Lawyers for the Yankton and Cheyenne River Sioux tribes, the Intertribal Council on Utility Policy, the South Dakota statewide family farm membership non-profit Dakota Rural Action, other groups and individuals argued the case with attorneys for TransCanada Corp. and the Public Utilities Commission.
Judge Brown was left to decide whether the certification proceeded as intended by law. Legal counsel agreed this was the first time the commission has been asked to certify an expired permit.
Much of the courtroom discussion addressed how deeply the commissioners should examine the details of the original permit and new circumstances after its four-year expiration date. The judge did not say when he will rule.
Cheyenne River Sioux Tribal Chair Harold Frazier’s spokesman Remi Bald Eagle urged more involvement in the effort to halt pipeline construction. “For too long, too little have been fighting for all of us,” he said at the rally. Frazier could not attend due to a tribal council session.
Bald Eagle agreed with Sazue that “your farms and your rivers” are what government representatives “should be thinking about” rather than “criminalizing” people who fight for them.
The tribal leaders criticized the South Dakota Legislature for SB 176 for making criminals of water protectors. Passed through both chambers on March 10, the governor’s bill to address anticipated future public actions against Keystone XL Pipeline declares an immediate emergency allowing him to “control the ingress and egress in a designated disaster or emergency area, the movement of vehicles upon highways within the area, the movement of persons within the area, and the occupancy of premises within the area.”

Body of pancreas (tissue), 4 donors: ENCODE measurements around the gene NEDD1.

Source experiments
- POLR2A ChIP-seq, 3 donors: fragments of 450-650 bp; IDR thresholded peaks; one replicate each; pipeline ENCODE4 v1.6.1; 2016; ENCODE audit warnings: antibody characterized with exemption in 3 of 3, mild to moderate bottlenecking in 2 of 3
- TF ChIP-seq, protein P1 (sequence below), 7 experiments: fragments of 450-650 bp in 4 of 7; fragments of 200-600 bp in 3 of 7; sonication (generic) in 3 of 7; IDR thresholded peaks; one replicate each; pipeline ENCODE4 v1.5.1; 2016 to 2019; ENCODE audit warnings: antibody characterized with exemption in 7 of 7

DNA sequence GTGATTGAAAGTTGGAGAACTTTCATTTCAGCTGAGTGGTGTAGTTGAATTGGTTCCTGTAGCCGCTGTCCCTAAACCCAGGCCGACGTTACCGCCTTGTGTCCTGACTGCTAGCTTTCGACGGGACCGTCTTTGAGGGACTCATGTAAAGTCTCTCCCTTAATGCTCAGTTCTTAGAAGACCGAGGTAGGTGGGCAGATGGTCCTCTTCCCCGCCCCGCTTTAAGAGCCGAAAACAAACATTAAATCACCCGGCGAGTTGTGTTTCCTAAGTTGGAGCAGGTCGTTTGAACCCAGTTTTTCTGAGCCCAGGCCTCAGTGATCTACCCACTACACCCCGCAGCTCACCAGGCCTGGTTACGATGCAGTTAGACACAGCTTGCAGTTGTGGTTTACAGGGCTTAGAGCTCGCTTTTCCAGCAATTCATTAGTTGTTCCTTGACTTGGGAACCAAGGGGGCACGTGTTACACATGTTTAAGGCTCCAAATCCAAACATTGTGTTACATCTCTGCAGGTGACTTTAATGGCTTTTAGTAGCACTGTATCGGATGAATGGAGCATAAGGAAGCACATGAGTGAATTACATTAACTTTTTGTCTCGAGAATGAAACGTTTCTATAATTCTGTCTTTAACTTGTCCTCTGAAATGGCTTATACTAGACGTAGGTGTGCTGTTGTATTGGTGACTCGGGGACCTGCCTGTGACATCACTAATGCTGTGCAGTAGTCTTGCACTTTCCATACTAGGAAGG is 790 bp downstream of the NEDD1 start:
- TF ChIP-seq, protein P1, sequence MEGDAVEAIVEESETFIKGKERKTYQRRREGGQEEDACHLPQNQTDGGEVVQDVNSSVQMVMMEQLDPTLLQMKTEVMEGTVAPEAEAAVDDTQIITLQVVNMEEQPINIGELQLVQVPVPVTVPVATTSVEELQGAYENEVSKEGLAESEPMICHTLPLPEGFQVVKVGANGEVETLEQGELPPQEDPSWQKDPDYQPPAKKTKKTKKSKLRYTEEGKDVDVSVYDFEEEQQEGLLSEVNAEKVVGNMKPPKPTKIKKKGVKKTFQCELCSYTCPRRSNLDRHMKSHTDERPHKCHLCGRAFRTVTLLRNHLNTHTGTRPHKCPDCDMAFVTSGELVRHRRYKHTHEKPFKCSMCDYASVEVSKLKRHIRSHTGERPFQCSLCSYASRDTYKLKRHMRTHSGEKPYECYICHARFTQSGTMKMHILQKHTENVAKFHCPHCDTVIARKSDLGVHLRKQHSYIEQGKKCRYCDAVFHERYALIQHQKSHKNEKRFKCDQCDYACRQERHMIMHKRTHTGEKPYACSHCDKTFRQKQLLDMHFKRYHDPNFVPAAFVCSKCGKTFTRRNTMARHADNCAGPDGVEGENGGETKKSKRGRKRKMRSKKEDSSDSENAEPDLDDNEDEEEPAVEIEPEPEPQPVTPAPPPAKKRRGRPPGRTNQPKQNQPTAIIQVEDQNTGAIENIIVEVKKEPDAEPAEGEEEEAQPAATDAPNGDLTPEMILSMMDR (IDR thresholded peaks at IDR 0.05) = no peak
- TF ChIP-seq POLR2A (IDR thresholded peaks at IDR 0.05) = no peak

As soon as Gov. Dennis Daugaard has signed the bill, he and the local sheriff can ask the state commissioner of the Office of School and Public Lands to “Prohibit any group larger than 20 persons from congregating upon any tract of land” under the commissioner’s supervision “if the prohibition is necessary to preserve the undisturbed use of the land by the lessee or if the land may be damaged by the activity.”
The commissioner of the Office of School and Public Lands directs, manages and controls all state-owned lands, under the South Dakota Constitution. Currently holding the position is Nisland native Ryan Brunner, who formerly served as Brookings City Council member while in college at South Dakota State University.
The legislation does not say the commissioner is bound to respond in the affirmative to a request from the governor and sheriff, nor does it reference any chapter of South Dakota law pertaining to punitive measures for denying the request.
Once the bill is signed, creating the emergency, the powers granted to the governor under the emergency management section of state law “shall remain in effect for a period of six months and may be restored for one or more successive six-month periods by declaration of the governor that the conditions permitting such powers persist.”
(Contact Talli Nauman at email@example.com)